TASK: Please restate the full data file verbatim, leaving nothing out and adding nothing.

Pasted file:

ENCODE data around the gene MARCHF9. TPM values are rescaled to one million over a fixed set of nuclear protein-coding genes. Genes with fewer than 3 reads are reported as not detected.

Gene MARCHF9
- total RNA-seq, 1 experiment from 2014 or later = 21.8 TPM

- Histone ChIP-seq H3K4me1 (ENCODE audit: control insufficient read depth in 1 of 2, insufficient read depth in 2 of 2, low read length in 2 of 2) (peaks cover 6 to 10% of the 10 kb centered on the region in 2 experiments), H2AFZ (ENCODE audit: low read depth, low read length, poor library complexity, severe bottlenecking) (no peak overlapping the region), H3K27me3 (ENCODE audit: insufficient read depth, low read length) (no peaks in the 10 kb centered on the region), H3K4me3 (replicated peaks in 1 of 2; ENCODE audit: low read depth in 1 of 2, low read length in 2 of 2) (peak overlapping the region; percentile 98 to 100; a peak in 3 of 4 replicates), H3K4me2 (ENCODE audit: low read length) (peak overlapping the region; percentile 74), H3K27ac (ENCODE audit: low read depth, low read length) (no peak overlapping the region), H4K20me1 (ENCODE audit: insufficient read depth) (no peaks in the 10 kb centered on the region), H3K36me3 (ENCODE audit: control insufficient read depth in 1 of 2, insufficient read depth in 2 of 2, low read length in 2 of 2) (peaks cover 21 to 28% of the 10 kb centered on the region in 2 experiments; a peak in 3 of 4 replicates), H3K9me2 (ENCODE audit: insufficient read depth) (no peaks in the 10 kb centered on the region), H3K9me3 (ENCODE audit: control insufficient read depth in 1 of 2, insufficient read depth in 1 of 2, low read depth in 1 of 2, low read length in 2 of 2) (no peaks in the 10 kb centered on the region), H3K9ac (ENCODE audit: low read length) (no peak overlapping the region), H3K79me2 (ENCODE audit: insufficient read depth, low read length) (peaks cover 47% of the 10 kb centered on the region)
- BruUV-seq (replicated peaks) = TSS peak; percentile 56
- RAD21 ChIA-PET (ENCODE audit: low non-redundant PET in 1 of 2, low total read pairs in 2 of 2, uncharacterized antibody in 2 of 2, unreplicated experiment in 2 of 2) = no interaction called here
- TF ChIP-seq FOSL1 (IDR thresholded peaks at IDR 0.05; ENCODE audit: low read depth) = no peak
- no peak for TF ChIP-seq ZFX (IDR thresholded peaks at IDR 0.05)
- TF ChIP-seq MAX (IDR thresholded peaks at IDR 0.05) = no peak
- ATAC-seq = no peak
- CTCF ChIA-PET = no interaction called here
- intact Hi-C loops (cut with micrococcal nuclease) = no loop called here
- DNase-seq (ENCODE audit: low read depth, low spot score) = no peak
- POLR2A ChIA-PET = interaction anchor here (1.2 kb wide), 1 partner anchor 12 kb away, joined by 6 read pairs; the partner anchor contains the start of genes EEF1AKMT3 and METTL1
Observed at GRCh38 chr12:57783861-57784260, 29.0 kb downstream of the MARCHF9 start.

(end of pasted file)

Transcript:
ENCODE data around the gene MARCHF9. TPM values are rescaled to one million over a fixed set of nuclear protein-coding genes. Genes with fewer than 3 reads are reported as not detected.

Gene MARCHF9
- total RNA-seq, 1 experiment from 2014 or later = 21.8 TPM

- Histone ChIP-seq H3K4me1 (ENCODE audit: control insufficient read depth in 1 of 2, insufficient read depth in 2 of 2, low read length in 2 of 2) (peaks cover 6 to 10% of the 10 kb centered on the region in 2 experiments), H2AFZ (ENCODE audit: low read depth, low read length, poor library complexity, severe bottlenecking) (no peak overlapping the region), H3K27me3 (ENCODE audit: insufficient read depth, low read length) (no peaks in the 10 kb centered on the region), H3K4me3 (replicated peaks in 1 of 2; ENCODE audit: low read depth in 1 of 2, low read length in 2 of 2) (peak overlapping the region; percentile 98 to 100; a peak in 3 of 4 replicates), H3K4me2 (ENCODE audit: low read length) (peak overlapping the region; percentile 74), H3K27ac (ENCODE audit: low read depth, low read length) (no peak overlapping the region), H4K20me1 (ENCODE audit: insufficient read depth) (no peaks in the 10 kb centered on the region), H3K36me3 (ENCODE audit: control insufficient read depth in 1 of 2, insufficient read depth in 2 of 2, low read length in 2 of 2) (peaks cover 21 to 28% of the 10 kb centered on the region in 2 experiments; a peak in 3 of 4 replicates), H3K9me2 (ENCODE audit: insufficient read depth) (no peaks in the 10 kb centered on the region), H3K9me3 (ENCODE audit: control insufficient read depth in 1 of 2, insufficient read depth in 1 of 2, low read depth in 1 of 2, low read length in 2 of 2) (no peaks in the 10 kb centered on the region), H3K9ac (ENCODE audit: low read length) (no peak overlapping the region), H3K79me2 (ENCODE audit: insufficient read depth, low read length) (peaks cover 47% of the 10 kb centered on the region)
- BruUV-seq (replicated peaks) = TSS peak; percentile 56
- RAD21 ChIA-PET (ENCODE audit: low non-redundant PET in 1 of 2, low total read pairs in 2 of 2, uncharacterized antibody in 2 of 2, unreplicated experiment in 2 of 2) = no interaction called here
- TF ChIP-seq FOSL1 (IDR thresholded peaks at IDR 0.05; ENCODE audit: low read depth) = no peak
- no peak for TF ChIP-seq ZFX (IDR thresholded peaks at IDR 0.05)
- TF ChIP-seq MAX (IDR thresholded peaks at IDR 0.05) = no peak
- ATAC-seq = no peak
- CTCF ChIA-PET = no interaction called here
- intact Hi-C loops (cut with micrococcal nuclease) = no loop called here
- DNase-seq (ENCODE audit: low read depth, low spot score) = no peak
- POLR2A ChIA-PET = interaction anchor here (1.2 kb wide), 1 partner anchor 12 kb away, joined by 6 read pairs; the partner anchor contains the start of genes EEF1AKMT3 and METTL1
Observed at GRCh38 chr12:57783861-57784260, 29.0 kb downstream of the MARCHF9 start.